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Pakistan

Economy has been falling, will be trying to change its direction: Ishaq Dar

  • Likely new finance minister faces challenge of getting the economy out of one of its worst balance of payment crises that has seen foreign reserves falling to a month of imports
Published September 26, 2022

The likely new finance minister in crisis-hit Pakistan said on Monday he wanted a stable and strong rupee, which rose ahead of his formal appointment, and that he would like to pick up the economy where he left it during his 2017 tenure in the same job.

At that time, Ishaq Dar said Pakistan was going to become the world's 18th strongest economy, but the South Asian country is facing economic turmoil that has been exacerbated by widespread floods estimated to have cost it nearly $30 billion.

Dar will be taking office, for the fourth time, with the challenge of getting the economy out of one of its worst balance of payment crises that has seen foreign reserves falling to a month of imports.

The IMF board last month approved the seventh and eighth reviews of a bailout programme, allowing for a release of over $1.1 billion.

'Times have changed now': Experts weigh in as Dar set to make comeback as finance minister

"Interest rate was lowest, the growth was highest, with the blessing of God, in decades, other macroeconomic indicators were excellent, reserves were highest, rupee was stable," Dar said on Monday of his 2013-17 tenure.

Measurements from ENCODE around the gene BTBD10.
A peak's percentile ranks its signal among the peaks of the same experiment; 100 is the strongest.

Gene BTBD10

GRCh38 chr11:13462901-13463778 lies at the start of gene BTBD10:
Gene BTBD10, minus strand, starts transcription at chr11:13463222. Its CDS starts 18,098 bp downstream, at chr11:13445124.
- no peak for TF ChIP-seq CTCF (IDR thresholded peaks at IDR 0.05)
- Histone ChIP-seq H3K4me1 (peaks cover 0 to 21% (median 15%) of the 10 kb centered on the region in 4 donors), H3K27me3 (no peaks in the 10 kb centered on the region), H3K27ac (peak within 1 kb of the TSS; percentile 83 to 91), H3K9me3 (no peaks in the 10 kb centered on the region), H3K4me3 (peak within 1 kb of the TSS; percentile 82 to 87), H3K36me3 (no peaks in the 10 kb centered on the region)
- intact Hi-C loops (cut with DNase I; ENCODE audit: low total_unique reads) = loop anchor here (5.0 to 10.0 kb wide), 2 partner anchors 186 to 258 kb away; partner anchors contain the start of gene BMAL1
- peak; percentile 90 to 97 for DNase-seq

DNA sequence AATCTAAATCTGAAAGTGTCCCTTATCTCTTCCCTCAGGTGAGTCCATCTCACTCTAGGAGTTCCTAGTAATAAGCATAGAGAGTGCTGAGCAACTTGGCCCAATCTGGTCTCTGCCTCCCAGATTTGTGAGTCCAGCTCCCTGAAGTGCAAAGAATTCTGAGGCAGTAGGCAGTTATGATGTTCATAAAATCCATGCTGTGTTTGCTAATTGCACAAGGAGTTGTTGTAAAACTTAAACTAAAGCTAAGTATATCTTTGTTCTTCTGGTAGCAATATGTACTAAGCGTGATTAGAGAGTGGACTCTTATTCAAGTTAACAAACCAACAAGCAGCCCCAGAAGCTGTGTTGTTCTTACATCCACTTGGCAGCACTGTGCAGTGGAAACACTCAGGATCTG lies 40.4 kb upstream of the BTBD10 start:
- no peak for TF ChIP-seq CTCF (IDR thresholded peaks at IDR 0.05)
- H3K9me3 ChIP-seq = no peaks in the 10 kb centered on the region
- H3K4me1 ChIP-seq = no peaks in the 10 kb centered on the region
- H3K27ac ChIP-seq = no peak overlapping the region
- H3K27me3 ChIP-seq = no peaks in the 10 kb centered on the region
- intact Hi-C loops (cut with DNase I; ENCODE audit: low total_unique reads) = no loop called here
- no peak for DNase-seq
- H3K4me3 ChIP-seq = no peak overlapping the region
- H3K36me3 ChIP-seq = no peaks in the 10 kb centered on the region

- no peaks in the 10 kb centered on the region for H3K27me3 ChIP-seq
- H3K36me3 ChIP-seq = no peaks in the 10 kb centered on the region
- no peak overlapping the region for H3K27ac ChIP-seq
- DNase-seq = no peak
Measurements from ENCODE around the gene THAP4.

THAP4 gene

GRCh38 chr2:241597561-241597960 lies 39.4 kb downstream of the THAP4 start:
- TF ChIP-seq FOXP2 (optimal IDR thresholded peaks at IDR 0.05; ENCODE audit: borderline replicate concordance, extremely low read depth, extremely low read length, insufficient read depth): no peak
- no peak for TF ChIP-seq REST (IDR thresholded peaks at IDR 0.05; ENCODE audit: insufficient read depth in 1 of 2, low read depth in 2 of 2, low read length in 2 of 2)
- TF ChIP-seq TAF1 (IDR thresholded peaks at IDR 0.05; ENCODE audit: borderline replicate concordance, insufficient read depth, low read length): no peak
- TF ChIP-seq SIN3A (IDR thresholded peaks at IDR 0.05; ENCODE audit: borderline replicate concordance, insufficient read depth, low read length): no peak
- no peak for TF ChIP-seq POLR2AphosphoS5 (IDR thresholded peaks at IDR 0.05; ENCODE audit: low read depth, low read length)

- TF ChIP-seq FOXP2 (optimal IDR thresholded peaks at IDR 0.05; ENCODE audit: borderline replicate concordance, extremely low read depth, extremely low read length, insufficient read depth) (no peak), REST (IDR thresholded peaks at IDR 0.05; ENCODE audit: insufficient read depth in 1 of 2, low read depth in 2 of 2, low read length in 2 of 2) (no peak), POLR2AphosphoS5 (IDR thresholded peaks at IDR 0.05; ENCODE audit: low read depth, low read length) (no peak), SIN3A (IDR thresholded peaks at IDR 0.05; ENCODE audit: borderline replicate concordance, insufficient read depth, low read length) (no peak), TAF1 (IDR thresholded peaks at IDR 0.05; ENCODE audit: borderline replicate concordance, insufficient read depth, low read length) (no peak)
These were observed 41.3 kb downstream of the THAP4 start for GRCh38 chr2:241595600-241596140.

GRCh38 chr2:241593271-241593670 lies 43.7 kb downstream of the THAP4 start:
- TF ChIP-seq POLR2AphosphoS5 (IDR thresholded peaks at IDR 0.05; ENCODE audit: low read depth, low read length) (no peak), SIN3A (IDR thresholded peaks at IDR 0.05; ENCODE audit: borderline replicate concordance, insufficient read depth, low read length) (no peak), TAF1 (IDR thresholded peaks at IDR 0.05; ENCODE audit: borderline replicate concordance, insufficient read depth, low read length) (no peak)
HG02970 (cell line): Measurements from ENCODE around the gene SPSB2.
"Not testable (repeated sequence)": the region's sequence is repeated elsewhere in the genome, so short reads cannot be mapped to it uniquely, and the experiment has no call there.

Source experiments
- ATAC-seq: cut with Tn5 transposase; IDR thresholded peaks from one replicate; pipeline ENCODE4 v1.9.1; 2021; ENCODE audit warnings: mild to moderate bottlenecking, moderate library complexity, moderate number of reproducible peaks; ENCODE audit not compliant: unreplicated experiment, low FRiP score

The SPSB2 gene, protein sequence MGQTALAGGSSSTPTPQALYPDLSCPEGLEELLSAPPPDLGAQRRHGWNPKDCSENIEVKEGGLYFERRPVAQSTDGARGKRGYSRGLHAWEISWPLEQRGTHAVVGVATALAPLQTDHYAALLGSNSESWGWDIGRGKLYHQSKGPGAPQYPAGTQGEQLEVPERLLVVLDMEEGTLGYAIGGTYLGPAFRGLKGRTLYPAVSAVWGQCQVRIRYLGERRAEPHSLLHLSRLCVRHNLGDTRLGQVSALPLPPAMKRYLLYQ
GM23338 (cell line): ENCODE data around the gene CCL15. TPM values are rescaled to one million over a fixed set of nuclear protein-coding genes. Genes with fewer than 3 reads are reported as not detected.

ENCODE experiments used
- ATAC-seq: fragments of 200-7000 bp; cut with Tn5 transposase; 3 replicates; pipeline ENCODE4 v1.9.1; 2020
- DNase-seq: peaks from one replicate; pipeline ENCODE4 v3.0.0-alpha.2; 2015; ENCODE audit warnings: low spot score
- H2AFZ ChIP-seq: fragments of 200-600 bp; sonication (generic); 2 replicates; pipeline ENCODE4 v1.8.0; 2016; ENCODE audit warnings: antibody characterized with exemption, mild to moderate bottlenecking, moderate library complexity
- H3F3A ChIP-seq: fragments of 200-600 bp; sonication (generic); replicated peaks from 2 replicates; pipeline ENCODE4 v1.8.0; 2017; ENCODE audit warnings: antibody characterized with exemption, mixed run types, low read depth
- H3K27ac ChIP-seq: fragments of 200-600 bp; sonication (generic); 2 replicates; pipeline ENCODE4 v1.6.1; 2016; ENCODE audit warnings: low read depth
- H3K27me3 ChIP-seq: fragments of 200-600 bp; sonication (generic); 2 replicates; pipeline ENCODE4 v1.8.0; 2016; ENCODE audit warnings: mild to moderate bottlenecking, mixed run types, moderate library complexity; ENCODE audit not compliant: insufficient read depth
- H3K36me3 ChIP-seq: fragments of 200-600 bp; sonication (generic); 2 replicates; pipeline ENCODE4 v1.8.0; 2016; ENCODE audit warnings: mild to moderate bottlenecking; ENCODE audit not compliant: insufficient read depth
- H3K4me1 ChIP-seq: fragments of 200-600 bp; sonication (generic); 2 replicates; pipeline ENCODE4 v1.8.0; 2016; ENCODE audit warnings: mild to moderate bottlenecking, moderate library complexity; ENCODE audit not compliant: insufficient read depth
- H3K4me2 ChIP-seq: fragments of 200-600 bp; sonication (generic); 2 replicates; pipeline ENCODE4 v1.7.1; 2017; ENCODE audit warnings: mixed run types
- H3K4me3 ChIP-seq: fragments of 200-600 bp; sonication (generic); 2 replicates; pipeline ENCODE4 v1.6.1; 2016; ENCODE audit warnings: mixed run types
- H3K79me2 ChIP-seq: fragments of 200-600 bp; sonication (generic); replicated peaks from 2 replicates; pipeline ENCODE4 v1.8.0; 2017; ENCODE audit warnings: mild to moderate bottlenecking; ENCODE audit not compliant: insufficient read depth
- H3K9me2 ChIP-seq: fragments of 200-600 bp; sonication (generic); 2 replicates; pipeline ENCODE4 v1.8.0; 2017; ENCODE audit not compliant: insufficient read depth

"So, we will be trying to get to that direction, that we stop the way the economy has been falling, and we change its direction."

The rupee rose 1.1% in inter-bank trading and over 3% in the open market after opening firmer in Monday's morning session as investors anticipated Dar's appointment.

Dar has favoured a strong currency in his previous tenures as finance minister — from 1998-99, 2008 and 2013-17.

"God is sending me back to the same office," he said in a video statement telecast by local TV channels, referring to the finance ministry he quit after he flew to London in 2017 for medical check-ups amid pending corruption cases, which he says were politically motivated.

His arrest warrants have been suspended by an anti-graft court until Oct. 7, making his return to Pakistan possible.

Current Finance Minister Miftah Ismail said on Sunday he would quit — the fifth holder of the job to go in less than four years during persistent economic turbulence.

Government sources have said he would be replaced by Dar, a member of Prime Minister Shehbaz Sharif's ruling party.

"The Dar factor is at play. There are memories of how he kept the dollar rate stable," Fahad Rauf at Ismail Iqbal Securities told Reuters.

"There is no way (the rupee) can sustainably move against the tide in the current scenario," Rauf said, in reference to the dollar strengthening against all currencies.

The rupee's latest gain could be mainly due to the fall in crude oil prices, a former Citigroup banker Yousuf Nazar told Reuters.

The ruling party has repeatedly said it inherited a wrecked economy from former Prime Minister Imran Khan, who was ousted in a vote of no-confidence in April - an accusation dismissed by Khan.

As the new government took over, the rescue programme with the IMF was in the doldrums because of a lack of an agreed policy framework.

Ismail said he pulled the country out of a near default, but markets did not respond positively, with the rupee tumbling to a record low and inflation crossing over 27%.

Unpopular decisions Ismail took to adhere to the IMF preconditions, including rolling back power and fuel subsidies given by Khan in his last weeks in power, saw inflation rise above 27% and the rupee tumbling to a historic low.

The trend, many believe, were costing Pakistan Muslim League-Nawaz (PML-N), leader of the current coalition government, its vote-bank, prompting its senior leadership to move ahead with the change.


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